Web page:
News and notes
On the fourteenth anniversary of the founding of the English Wikipedia, the Praemium Erasmianum Foundation has announced that its prestigious annual Erasmus Prize will be awarded to the worldwide community that has built Wikipedia.
Desiderius Erasmus was a Dutch Catholic theologian who lived during the Reformation. While critical of the Catholic Church, he did not join the nascent Lutheran movement, instead committing himself to reforming it from within. He is remembered today as a preeminent humanist and scholar, author of many works including The Praise of Folly.
According to the foundation:
||Wikipedia receives the prize because it has promoted the dissemination of knowledge through a comprehensive and universally accessible encyclopaedia. To achieve that, the initiators of Wikipedia have designed a new and effective democratic platform. The prize specifically recognises Wikipedia as a community — a shared project that involves tens of thousands of volunteers around the world who help shape this initiative. ...
By distributing knowledge to places where it was previously unavailable, Wikipedia also plays an important role in countries where neutrality and open information are not taken for granted. With its worldwide reach and social impact, Wikipedia does justice to the idea of a single yet diverse world. It is a digital reference work available in various languages, undergoing permanent development. Through its open character, Wikipedia highlights how sources of knowledge are not neutral and must always be weighed. With its critical attention to text, sources and the expansion of knowledge, Wikipedia reflects the ideas of Erasmus, the world citizen after whom the prize is named.
Lila Tretikov, the executive director of the Wikimedia Foundation (WMF), stated that "I am proud that Wikipedia is being recognized for the incredible collective impact it has had to date. As we look to the future of free knowledge, we will continue to be guided by the principles the Erasmus Prize today honors." An official ceremony will occur in autumn 2015.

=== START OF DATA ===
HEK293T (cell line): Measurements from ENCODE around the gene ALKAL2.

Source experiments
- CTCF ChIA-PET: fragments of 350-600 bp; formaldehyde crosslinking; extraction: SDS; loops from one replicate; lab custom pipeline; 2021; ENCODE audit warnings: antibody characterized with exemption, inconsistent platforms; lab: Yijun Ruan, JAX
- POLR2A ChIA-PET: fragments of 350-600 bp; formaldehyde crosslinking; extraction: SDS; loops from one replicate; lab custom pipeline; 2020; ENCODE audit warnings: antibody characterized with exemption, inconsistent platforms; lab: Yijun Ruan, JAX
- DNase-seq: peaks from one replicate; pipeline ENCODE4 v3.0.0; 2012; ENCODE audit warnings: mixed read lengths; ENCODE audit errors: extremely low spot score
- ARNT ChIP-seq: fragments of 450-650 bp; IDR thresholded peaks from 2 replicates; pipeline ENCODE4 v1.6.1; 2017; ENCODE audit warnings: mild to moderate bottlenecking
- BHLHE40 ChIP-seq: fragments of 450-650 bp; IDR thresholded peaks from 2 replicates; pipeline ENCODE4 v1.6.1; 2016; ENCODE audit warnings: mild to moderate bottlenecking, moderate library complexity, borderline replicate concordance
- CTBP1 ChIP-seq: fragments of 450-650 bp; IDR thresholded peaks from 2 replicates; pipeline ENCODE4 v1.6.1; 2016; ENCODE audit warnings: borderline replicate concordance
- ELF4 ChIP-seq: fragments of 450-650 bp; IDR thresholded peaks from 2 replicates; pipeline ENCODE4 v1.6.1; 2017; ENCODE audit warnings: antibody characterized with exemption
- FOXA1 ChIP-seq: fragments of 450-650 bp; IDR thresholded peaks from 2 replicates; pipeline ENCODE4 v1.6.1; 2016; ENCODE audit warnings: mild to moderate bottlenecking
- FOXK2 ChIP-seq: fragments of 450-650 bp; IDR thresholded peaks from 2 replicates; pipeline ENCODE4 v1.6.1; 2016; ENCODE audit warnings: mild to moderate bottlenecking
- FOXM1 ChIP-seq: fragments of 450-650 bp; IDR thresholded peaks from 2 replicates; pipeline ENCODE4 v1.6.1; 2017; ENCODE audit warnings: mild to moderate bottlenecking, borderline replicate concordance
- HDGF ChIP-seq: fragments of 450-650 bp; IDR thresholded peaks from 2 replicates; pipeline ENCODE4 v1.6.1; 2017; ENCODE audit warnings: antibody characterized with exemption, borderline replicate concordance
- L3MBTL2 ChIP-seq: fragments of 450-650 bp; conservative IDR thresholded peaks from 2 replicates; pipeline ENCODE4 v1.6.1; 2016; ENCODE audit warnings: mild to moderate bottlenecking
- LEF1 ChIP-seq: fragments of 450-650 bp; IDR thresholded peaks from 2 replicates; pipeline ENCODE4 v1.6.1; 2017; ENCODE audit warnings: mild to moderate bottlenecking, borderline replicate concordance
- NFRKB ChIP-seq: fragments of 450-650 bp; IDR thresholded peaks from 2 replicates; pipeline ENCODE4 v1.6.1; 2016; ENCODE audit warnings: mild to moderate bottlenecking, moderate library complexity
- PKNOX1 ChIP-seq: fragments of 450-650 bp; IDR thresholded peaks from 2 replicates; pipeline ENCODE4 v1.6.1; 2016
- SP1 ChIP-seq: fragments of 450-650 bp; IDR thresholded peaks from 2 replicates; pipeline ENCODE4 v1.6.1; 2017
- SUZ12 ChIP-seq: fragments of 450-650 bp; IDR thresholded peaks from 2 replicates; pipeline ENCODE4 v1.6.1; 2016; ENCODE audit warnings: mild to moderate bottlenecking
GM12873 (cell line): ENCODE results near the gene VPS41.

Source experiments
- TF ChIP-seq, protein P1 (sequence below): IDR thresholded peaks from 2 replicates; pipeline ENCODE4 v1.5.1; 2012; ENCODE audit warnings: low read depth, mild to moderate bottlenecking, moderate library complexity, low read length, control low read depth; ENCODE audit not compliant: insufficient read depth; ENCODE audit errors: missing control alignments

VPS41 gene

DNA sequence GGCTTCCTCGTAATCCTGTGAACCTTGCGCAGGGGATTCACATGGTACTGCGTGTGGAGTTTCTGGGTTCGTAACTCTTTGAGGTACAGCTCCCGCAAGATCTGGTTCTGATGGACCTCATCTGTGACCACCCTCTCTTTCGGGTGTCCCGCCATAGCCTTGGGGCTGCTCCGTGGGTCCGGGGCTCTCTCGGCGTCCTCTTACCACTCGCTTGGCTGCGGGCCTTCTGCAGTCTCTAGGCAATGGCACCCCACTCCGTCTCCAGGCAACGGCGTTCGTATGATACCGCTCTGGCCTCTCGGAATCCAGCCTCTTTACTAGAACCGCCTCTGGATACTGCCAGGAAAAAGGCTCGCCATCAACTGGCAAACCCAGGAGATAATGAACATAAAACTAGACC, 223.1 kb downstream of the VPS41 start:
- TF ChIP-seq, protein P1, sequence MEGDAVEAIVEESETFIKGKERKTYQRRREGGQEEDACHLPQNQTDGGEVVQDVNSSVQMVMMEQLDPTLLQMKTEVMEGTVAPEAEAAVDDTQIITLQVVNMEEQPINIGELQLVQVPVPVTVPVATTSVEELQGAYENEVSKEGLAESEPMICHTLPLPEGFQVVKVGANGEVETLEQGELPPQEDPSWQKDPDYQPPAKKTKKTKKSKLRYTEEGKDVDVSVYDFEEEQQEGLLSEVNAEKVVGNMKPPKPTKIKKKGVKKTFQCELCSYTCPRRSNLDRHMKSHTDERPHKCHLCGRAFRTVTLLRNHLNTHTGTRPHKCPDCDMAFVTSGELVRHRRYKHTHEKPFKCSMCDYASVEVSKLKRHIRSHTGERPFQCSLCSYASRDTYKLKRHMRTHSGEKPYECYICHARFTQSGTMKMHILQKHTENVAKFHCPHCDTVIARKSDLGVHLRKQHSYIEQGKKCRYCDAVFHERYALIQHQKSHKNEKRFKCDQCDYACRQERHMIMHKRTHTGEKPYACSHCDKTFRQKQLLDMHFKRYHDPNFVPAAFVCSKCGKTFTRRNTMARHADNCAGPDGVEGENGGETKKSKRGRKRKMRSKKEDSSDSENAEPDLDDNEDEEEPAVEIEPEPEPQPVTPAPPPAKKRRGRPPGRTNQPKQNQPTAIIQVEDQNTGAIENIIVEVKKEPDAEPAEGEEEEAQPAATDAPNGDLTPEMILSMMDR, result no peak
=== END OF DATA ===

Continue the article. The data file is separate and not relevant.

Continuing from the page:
Of note is the seeming purposeful singling out of the Wikipedia, rather than Wikimedia, community. This distinction appears to have been noted by the WMF, which presciently attempted to expand the scope of the award in the opening lines of its press release. The organization called attention to this being a first time a "collaborative community" has won the award—the qualifier needed to distinguish it from the 1958 prize, which was given to the Austrian people for having "become the shining example of a positive mentality, of courage, energy and confidence in the future of Europe, by the way in which as a minorité créatrice it opened paths for the free nations of Europe to follow."
The €150,000 in prize funds for the 2015 award will be given to the Wikimedia Foundation, which has already declared that it will be given back to the community in the form of individual grants or similar support. Given the short amount of time between the announcement and our date of publication, the WMF was unable to provide further specificity at this time.
Further coverage is available in this week's "In the media" section.
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